People who suffer from recurrent depression have a significantly smaller hippocampus, the brain region associated with forming new memories, new findings reveal.
The study, published in Molecular Psychiatry and co-authored by University of Sydney scholars at the Brain and Mind Research Institute, comprises data from nearly 9,000 people. Utilizing magnetic resonance imaging (MRI) brain scans, as well as clinical data from 1,728 people with depression and using 7,199 healthy individuals as a control, the researchers were able to compare brain volumes in people with and without major depression.
Individuals with recurrent depression made up 65 percent of the study subjects with major depression, and as a result, made up the amount with a smaller hippocampus than those without recurrent depression. Those who had early-age depression (before the age of 21) had a smaller hippocampus than healthy individuals, while 34 percent of those who had their first episode of major depression and didn’t have a smaller hippocampus than healthy individuals were in the minority.
According to the study, hippocampal volume reduction was something that had frequently been found in studies for sufferers of depression. However, what the study found is that the relationship between hippocampal volume reduction and major depression disorder, while complex, shows that those with recurrent depression have a smaller hippocampus than those with early-stage major depression disorder. As shown in other studies, the longer the depression had plagued a person, the greater the decrease in size of the hippocampus, limiting its ability to operate.
emotions and learning because of its link to memory. Consider your experiences, especially experiences you've had with friends and family, or things that you learned that made you happy or sad — the hippocampus forms these memories, interacting with the amygdala to process memories and emotions. It actually makes sense that these things would be connected. In a 2013 study from Brigham Young University, researchers found a link between depression and blurred memory, which can be the case due to a decreasing hippocampus. The researchers found that because of the condition, the subjects conflated details as well as blurred distinctions in their memory, which, of course, can alter a memory completely.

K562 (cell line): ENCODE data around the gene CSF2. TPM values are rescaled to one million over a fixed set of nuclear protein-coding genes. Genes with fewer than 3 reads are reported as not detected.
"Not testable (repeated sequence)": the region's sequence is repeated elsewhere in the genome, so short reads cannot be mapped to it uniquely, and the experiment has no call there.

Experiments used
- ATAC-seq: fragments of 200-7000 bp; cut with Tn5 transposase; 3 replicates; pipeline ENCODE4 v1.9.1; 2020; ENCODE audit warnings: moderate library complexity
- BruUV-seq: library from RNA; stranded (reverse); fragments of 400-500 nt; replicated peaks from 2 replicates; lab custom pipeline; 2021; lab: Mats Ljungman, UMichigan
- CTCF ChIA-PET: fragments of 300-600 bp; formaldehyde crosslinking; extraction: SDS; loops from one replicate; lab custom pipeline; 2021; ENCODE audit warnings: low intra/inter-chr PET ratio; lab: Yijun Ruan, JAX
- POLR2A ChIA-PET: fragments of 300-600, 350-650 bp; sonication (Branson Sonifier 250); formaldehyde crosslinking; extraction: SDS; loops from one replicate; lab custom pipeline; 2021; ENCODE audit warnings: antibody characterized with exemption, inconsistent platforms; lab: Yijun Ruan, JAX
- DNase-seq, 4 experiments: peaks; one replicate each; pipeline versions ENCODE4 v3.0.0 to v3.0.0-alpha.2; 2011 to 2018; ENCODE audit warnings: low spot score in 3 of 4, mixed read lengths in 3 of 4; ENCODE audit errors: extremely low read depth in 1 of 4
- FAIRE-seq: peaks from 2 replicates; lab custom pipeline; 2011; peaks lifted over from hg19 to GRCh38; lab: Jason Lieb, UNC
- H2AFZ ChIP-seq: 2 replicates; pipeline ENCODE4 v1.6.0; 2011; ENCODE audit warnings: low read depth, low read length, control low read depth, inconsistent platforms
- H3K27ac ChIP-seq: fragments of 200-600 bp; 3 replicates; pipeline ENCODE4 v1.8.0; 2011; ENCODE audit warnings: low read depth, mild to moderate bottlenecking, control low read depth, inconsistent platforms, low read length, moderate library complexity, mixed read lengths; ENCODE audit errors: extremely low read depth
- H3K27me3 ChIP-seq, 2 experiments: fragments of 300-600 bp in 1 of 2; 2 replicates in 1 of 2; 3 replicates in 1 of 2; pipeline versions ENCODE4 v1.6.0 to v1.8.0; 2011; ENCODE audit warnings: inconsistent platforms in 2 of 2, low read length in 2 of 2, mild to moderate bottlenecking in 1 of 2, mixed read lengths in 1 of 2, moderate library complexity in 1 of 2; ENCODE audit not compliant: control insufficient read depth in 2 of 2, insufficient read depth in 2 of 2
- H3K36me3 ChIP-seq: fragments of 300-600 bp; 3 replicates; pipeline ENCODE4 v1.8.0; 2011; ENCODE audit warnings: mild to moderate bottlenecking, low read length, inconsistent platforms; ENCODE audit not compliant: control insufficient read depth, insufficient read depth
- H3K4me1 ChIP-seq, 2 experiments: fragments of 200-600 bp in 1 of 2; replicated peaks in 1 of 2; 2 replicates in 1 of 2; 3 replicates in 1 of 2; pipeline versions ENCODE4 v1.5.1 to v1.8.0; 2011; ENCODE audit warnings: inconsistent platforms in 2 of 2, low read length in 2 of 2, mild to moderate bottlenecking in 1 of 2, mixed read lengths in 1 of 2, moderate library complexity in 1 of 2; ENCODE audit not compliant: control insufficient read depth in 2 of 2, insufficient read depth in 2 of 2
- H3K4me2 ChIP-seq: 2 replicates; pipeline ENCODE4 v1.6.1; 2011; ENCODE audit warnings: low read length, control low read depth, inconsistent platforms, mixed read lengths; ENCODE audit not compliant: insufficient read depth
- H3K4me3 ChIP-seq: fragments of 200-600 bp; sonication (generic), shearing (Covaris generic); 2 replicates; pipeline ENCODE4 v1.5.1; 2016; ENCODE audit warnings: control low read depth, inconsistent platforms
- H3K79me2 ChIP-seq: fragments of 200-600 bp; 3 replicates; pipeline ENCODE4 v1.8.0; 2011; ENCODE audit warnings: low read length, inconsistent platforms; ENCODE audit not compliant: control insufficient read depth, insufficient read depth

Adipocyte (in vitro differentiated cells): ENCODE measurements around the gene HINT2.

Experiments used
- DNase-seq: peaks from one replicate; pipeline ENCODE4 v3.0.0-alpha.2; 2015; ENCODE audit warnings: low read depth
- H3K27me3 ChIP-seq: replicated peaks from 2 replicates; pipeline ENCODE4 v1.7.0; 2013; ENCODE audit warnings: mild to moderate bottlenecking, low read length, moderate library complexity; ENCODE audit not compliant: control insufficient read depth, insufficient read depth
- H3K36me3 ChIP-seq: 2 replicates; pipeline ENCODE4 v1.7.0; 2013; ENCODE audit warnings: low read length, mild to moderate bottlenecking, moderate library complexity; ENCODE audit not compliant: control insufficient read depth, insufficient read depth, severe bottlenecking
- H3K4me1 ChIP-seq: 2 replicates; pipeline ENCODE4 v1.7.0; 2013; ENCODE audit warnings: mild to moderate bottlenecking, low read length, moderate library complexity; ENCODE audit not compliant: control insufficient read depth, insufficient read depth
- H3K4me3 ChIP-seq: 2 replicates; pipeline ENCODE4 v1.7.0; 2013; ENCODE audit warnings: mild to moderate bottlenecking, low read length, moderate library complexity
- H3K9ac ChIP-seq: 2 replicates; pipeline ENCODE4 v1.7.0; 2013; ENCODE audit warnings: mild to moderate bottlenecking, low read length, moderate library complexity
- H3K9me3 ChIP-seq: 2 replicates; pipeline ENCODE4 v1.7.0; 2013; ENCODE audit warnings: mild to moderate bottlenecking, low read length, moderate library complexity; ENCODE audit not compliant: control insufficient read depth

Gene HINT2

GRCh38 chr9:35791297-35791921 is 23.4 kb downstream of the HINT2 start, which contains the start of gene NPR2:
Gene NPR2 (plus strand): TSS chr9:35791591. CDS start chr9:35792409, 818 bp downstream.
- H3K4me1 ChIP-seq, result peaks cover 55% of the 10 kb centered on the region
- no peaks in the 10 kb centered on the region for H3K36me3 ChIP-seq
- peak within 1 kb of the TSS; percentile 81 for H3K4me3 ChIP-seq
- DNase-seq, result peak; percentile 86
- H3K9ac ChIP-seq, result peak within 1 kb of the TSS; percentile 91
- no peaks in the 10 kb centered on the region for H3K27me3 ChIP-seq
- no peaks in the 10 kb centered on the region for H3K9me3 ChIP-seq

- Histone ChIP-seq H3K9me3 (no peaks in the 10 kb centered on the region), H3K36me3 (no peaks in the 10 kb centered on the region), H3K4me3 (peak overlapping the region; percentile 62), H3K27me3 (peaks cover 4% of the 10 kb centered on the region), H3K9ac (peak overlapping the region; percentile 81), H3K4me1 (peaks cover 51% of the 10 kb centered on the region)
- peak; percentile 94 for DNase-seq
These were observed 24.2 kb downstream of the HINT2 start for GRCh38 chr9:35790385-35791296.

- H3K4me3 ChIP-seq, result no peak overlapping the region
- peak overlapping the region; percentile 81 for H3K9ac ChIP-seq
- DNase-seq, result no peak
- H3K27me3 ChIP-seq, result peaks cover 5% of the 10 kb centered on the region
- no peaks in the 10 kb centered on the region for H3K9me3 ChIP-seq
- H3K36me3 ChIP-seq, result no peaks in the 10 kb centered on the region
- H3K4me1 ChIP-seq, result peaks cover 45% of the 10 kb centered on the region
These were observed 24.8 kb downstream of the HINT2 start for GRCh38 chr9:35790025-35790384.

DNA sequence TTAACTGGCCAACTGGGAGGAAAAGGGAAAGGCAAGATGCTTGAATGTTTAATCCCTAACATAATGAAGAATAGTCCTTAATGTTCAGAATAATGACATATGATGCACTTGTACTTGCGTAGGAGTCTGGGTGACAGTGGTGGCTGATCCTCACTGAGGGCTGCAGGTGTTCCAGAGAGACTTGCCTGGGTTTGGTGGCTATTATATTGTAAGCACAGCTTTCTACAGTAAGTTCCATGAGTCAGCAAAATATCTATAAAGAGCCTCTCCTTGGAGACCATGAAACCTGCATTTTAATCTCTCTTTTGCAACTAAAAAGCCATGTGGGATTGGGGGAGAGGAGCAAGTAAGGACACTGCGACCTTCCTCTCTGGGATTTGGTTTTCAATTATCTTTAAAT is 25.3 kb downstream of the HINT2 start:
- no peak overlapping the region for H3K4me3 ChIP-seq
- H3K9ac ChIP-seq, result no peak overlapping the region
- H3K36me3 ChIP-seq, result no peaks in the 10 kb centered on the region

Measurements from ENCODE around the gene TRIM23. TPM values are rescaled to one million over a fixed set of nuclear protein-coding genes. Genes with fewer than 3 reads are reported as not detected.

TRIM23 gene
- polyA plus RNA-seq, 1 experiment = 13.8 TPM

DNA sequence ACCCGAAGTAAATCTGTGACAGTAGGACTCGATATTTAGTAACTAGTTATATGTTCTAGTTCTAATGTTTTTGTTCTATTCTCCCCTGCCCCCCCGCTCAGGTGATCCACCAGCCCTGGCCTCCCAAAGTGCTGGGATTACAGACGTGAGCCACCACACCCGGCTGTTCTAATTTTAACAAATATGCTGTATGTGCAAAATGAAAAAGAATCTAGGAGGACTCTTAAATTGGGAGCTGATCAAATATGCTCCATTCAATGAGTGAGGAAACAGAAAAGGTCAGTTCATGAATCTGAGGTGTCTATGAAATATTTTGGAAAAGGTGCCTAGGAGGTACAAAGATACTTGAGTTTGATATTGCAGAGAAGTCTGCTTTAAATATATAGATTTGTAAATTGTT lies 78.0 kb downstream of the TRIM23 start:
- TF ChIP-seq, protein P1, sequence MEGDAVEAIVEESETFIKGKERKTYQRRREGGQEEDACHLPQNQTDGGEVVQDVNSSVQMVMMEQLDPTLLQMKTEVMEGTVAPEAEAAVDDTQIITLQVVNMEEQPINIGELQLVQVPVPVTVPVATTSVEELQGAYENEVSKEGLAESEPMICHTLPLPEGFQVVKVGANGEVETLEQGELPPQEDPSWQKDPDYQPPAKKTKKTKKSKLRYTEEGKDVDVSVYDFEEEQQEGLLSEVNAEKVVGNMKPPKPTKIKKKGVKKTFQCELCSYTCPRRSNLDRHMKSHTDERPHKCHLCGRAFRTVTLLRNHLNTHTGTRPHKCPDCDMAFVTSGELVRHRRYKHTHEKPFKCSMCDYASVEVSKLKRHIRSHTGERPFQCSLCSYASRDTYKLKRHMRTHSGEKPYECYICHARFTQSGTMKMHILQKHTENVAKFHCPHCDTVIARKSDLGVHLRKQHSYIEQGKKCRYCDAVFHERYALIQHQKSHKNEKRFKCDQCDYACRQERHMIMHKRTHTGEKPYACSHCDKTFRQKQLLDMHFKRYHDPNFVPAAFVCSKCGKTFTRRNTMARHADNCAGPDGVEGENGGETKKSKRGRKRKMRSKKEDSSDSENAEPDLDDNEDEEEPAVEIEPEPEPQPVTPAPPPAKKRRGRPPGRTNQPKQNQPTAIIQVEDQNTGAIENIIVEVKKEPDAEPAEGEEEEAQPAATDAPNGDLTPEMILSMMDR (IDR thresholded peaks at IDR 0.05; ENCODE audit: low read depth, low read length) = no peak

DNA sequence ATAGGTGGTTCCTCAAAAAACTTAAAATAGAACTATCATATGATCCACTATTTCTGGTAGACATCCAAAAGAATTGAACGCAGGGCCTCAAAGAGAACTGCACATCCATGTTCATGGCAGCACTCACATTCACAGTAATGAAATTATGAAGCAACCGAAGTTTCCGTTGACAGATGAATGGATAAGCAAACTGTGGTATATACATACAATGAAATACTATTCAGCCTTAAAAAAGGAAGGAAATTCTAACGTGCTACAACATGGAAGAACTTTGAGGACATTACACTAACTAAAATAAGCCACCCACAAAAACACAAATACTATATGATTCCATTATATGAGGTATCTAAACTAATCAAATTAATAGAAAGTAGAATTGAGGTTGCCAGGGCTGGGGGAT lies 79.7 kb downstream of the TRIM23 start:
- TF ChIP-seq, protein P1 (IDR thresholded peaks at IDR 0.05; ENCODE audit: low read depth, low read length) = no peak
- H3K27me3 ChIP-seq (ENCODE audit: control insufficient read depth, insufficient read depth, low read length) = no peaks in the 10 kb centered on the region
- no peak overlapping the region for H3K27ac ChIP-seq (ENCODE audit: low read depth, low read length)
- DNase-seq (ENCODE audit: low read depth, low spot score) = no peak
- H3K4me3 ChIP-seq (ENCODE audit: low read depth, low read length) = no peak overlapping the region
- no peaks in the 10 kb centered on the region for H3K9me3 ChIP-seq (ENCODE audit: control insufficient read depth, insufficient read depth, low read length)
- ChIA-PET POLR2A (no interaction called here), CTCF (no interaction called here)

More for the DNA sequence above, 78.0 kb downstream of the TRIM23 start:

The study from the University of Sydney is the largest international study done on depression and brain volumes using an MRI. The study combined datasets from America, Australia, and Europe. It found being able to confront depression during the early symptoms through treatment will make it a lot easier to stall any damage done to the brain, especially among teenagers and young adults. Even though this is an extensive study, more research needs to be done in order to gain more knowledge about the condition and its interaction with the brain.
“Despite intensive research aimed at identifying brain structures linked to depression in recent decades, our understanding of what causes depression is still rudimentary. One reason for this has been the lack of sufficiently large studies, variability in the disease and treatments provided, and the complex interactions between clinical characteristics and brain structure,” Jim Lagopoulos, co-author of the study and associate professor in the Brain and Mind Research Institute at the University of Sydney, said in a statement.
Recurrent major depression is a condition more common than reported. A Centers for Disease Control and Prevention report betweeen 2007-2010 found that nearly eight percent of people aged 12 or higher struggled with depression. The age which reported the highest rate of depression was between 40-59, though it is likely that the condition came before that age. For reasons still unknown, females reported higher rates of depression than males did in every age group. The lifetime risk for depression was about 17 percent.
Source: Schmaal L, Veltman D, et al. Subcortical brain alterations in major depressive disorder: findings from the ENIGMA Major Depressive Disorder working group. Molecular Psychiatry. 2015.